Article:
Step charging includes an initial phase of increased charging current, then drops into a second phase of much reduced charging current to be gentle on the battery. Therefore the fast charging is only limited to the first phase of charging. But this phase tends to be relatively short, typically taking the battery to only about 30 or 40% of charge. The overall charge time for the battery remains very long.  In other words, once the battery reaches 30 or 40%, the charge time slows down and your anxiety takes off. In fact, the overall charge time for step charging ends up being worse than that of CCCV. And users notice this very quickly. Browsing the comment sections on the Moto X (one of very few phones that use step charging) illustrate how users notice that the fast charging is really limited. Considering that very few consumers will wait to charge when the battery is below 20%, the benefit of step charging becomes very small.

One of the hidden secrets of step charging is that its charge time grows with battery age. If we look in greater detail at the current profile of step charging in the figure above, the duration of "fast charging" is directly related to the duration of the first constant current phase, i.e., when the charging current is high. The onset of the "step" is when the current drops in value, at which point the charging really slows down. Well, the hidden secret is that as the battery ages, the onset of this step moves to the left. In other words, the duration of the fast charging phase shrinks as the battery ages. So instead of reaching 40%, now this step happens near 20%. So it is a double whammy: as the battery ages and its amount of charge dwindles, and the user loses battery life, it now takes far longer to charge the battery. How much longer? The figure below shows after 500 cycles, the charge time from 0 to 50% of the battery, CCCV and Qnovo charging is about 32 minutes, whereas step charging has grown to 50 minutes! This is not acceptable!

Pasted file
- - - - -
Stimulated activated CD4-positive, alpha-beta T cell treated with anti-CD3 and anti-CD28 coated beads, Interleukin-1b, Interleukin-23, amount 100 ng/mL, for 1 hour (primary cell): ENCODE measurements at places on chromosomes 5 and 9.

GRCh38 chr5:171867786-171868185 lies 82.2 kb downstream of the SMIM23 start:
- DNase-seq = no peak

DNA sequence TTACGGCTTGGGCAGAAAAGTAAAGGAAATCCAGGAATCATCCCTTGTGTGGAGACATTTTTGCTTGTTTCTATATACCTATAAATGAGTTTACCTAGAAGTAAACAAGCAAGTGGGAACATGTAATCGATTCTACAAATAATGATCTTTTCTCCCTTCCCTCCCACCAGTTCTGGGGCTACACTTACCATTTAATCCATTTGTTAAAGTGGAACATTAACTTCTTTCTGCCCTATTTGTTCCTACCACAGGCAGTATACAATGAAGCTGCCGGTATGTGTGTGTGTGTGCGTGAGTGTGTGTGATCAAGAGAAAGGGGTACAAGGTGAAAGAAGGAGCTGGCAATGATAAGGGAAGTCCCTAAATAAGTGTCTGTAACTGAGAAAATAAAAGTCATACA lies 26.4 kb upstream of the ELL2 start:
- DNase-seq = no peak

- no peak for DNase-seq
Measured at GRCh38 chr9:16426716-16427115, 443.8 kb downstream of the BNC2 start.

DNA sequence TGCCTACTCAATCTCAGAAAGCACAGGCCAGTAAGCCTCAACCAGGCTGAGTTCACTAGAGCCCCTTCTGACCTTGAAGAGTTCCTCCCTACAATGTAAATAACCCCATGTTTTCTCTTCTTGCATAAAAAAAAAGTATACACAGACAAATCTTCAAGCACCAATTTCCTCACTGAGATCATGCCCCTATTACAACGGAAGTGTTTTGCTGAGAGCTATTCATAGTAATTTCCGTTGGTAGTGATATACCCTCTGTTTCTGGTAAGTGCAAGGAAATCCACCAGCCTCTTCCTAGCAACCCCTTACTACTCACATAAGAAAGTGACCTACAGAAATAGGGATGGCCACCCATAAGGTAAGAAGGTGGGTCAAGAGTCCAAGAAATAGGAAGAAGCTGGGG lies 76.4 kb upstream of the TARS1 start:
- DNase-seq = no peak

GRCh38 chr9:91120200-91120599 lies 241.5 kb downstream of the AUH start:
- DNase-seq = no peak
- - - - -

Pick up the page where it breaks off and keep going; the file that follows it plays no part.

So how can you tell whether your mobile device is using step charging. For now, the only devices on the North American market that are using step charging are made by Motorola. In particular, the Moto X makes an additional and very serious compromise: it reduces the capacity of the battery in order to use step charging. The Moto X has a battery capacity of 2,300 mAh, greatly insufficient for a full day of use, especially for this 5.2-in giant.  In other words, step charging creates more reasons for more compromising. This is not innovation!

© Qnovo, Inc. 2014 / @QNOVOcorp @nadimmaluf #QNOVOCorp

Saturday, December 6, 2014

41. LCO, LFP, NMC...CRYPTIC LIVES OF THE CATHODE                              

What flavors does the lithium ion battery come with? The answer is: quite a few. They represent the various combinations of materials that are used for the two electrodes, the anode and the cathode.

It turns out the available choices for the anode are quite limited. Different forms of carbon, in particular graphite, are the common choice in all commercial applications. Silicon and silicon-carbon composites as well as tin are candidates for future anode materials but they are not presently in wide commercial use.

But the cathode has enjoyed a longer list of candidate materials, typically known by their acronyms.  All of these materials are lithium metal composite alloys, with many them using heavy metals such as cobalt and nickel.Each material seems to fit a particular application. Lithium-cobalt-oxide (LCO) is most commonly used in applications where high energy density and high capacity are needed, in particular mobile devices. Lithium-iron-phosphate (LFP) is of particular interest to the automotive industry especially in China. Its safety, long cycle life and low cost make it attractive to electric vehicles. Nickel and manganese composites have been rather limited in their utilization primarily due to cost considerations. For example, the Tesla Model S uses 18650 cells made by Panasonic with nickel-cobalt-aluminum (NCA) alloy for the cathode material.